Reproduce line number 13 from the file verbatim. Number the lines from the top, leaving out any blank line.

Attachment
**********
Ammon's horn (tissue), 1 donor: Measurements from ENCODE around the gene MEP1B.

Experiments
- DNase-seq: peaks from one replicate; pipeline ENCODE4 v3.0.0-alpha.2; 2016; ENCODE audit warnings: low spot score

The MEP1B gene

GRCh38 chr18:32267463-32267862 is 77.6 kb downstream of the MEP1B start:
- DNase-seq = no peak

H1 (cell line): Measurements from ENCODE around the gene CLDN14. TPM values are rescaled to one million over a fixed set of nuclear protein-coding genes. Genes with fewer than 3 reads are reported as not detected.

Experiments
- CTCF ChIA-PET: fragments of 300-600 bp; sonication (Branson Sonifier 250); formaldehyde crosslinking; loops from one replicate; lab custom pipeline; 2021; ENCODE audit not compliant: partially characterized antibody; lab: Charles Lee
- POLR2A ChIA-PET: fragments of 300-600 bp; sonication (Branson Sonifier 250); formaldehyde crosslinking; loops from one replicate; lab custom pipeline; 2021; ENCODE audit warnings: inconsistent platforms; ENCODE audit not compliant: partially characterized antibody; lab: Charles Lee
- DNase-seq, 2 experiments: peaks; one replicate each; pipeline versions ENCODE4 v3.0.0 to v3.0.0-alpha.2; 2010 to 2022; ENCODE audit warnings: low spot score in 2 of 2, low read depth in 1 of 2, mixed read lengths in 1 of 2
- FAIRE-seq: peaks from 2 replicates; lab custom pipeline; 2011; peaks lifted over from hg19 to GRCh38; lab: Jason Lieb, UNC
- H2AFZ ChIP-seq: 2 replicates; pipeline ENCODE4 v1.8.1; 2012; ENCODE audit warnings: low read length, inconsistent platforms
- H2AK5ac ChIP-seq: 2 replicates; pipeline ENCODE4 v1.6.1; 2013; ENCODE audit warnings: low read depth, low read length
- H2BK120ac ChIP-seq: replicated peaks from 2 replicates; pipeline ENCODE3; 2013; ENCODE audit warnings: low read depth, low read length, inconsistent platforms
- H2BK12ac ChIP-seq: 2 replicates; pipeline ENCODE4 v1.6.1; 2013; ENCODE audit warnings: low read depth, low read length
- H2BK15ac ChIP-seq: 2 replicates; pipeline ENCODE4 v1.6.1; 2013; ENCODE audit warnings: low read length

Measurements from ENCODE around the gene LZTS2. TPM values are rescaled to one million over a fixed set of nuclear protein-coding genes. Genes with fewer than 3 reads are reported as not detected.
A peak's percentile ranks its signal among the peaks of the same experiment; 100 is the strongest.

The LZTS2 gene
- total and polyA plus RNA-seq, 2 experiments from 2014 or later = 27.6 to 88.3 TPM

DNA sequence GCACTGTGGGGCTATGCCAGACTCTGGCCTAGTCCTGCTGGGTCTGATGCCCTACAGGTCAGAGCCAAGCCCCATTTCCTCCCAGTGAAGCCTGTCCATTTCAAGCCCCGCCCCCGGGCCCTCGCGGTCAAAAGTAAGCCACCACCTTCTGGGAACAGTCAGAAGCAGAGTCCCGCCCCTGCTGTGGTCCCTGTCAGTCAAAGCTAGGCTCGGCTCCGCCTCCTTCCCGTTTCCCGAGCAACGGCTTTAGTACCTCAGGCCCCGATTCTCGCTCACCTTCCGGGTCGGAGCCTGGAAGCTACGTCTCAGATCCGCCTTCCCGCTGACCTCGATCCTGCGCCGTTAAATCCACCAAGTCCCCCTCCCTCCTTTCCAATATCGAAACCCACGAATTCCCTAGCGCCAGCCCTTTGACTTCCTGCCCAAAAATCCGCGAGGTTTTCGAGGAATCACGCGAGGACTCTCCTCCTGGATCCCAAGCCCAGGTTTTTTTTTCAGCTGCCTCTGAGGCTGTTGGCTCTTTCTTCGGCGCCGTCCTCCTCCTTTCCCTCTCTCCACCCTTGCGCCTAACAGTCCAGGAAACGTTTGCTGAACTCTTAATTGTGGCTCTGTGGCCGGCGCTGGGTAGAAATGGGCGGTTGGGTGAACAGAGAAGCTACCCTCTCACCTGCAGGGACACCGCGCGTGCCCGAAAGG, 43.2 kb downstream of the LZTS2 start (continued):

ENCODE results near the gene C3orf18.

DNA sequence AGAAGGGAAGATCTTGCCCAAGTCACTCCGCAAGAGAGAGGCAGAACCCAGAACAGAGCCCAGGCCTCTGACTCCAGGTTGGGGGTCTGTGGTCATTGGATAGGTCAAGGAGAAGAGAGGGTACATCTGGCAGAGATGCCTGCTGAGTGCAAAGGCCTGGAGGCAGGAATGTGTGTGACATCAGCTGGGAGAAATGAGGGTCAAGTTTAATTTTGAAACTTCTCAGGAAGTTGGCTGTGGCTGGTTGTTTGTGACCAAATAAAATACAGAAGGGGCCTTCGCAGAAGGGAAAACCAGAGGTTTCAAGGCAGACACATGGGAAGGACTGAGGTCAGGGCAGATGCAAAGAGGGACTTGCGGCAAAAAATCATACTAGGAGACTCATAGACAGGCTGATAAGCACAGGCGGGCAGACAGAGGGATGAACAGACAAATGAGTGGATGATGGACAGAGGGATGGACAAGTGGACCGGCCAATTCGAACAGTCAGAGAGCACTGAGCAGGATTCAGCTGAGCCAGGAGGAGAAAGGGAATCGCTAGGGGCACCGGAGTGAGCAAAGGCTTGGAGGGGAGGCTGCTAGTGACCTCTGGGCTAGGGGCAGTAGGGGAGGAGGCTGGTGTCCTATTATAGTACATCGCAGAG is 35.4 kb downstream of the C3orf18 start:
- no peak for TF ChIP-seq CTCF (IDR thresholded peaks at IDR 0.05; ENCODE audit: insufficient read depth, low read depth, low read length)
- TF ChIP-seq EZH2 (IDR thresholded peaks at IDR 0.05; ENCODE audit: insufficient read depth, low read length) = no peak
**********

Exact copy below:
- H2AFZ ChIP-seq: 2 replicates; pipeline ENCODE4 v1.8.1; 2012; ENCODE audit warnings: low read length, inconsistent platforms